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European legislation is becoming increasingly important for the daily operations of the railway community. In the past, the national railway companies were, to a large extent, self-regulated entities – that is business units, state regulators and supervisory authorities all at the same time.
Today the rules of the game have fundamentally changed. In all European countries, rail markets have been opened to competition, at least with regard to freight transport. The calendar of market opening for international passenger transport is already fixed. Therefore the legal framework for railway activities in the 21st century is largely defined by European law.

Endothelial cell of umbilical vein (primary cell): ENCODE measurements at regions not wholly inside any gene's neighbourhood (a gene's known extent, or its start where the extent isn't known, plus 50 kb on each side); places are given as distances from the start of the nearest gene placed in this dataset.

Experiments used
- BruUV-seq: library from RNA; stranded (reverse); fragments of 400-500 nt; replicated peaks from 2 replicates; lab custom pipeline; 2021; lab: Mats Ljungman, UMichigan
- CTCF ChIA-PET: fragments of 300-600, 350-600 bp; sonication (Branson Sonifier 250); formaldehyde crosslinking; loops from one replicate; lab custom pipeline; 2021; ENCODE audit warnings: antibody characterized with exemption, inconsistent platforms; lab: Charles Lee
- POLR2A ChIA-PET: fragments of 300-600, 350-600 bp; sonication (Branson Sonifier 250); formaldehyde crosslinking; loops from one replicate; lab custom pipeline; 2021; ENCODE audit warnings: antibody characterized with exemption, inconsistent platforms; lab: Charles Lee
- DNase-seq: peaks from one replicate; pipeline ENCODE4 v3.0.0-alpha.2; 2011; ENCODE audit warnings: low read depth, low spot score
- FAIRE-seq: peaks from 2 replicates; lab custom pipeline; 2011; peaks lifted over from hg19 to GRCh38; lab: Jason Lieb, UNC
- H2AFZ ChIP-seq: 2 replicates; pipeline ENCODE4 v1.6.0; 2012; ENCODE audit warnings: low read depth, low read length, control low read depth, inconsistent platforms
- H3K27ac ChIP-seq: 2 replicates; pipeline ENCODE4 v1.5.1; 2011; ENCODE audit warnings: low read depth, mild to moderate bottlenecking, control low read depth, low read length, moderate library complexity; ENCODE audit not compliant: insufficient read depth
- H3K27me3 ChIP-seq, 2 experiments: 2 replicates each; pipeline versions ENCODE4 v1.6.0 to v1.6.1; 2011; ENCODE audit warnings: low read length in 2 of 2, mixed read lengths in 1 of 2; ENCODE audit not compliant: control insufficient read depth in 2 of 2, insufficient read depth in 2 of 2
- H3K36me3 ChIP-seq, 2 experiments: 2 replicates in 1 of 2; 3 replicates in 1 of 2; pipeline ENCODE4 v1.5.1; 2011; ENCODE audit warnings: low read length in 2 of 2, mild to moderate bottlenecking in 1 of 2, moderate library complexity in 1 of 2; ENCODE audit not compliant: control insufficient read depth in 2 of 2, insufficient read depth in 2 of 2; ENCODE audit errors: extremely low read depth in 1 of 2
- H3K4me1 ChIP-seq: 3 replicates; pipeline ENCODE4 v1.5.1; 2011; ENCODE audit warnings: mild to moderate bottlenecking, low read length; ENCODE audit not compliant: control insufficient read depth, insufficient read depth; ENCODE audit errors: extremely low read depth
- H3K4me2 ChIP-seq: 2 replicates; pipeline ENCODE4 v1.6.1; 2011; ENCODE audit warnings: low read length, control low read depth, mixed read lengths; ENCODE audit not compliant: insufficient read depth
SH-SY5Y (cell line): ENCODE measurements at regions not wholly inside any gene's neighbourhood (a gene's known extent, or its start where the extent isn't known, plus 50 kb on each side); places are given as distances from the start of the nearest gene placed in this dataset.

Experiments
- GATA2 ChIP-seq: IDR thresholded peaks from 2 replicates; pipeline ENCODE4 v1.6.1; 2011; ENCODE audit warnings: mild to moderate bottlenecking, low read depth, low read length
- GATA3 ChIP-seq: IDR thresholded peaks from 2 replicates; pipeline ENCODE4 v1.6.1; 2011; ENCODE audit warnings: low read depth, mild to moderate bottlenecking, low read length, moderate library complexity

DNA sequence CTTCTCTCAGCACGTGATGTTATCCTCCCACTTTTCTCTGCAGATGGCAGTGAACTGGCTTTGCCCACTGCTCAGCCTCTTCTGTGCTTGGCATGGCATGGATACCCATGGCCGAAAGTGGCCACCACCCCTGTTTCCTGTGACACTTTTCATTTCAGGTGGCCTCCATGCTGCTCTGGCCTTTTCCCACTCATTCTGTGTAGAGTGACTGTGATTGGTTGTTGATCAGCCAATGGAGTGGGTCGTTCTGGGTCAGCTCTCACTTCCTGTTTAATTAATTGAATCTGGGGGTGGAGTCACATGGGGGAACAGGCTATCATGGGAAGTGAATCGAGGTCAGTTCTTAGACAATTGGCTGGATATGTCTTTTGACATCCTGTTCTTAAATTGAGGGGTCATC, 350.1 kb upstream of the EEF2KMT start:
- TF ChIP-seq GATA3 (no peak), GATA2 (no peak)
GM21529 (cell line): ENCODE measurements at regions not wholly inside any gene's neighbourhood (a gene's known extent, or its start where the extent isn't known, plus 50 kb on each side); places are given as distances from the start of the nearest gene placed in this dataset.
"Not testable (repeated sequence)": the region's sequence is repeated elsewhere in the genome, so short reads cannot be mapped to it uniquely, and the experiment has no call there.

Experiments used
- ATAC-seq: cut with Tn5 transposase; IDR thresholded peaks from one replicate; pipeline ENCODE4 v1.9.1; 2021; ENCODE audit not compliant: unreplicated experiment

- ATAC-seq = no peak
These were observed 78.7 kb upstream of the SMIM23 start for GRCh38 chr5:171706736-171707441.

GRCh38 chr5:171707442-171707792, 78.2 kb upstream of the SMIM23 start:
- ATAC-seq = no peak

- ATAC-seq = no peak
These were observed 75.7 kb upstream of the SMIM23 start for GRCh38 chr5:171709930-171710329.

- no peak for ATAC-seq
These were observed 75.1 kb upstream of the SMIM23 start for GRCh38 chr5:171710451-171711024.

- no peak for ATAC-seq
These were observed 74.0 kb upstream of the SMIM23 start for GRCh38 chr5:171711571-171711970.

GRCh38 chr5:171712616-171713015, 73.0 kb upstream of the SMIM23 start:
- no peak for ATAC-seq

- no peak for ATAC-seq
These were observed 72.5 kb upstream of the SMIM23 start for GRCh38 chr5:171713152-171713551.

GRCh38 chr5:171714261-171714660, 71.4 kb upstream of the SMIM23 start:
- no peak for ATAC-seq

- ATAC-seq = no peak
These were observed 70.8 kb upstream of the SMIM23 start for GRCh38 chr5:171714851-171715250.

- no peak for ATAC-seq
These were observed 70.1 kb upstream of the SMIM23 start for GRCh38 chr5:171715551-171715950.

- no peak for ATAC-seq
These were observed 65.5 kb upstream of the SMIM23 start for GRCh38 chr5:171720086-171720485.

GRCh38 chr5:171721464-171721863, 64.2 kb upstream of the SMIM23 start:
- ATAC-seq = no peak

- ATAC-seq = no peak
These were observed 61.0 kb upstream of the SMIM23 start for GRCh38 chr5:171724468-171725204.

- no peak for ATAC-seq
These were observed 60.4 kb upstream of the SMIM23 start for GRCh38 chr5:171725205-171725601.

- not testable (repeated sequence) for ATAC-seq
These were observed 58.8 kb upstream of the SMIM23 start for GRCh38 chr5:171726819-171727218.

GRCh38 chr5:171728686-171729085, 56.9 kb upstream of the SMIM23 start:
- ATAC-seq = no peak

The primary purpose of this book is to serve as a legal reference to current European law within the rail market: Part II provides these legal texts. Given the constraint on space, however, we focus on the major pieces of legislation adopted.
The secondary purpose of this book is to review the context within which the law applies. Part I provides a brief commentary on the development of European rail law. It aims to give a non-technical overview of the context within which rail legislation has evolved. It should help the reader to gain an understanding of the central objectives of particular legislation.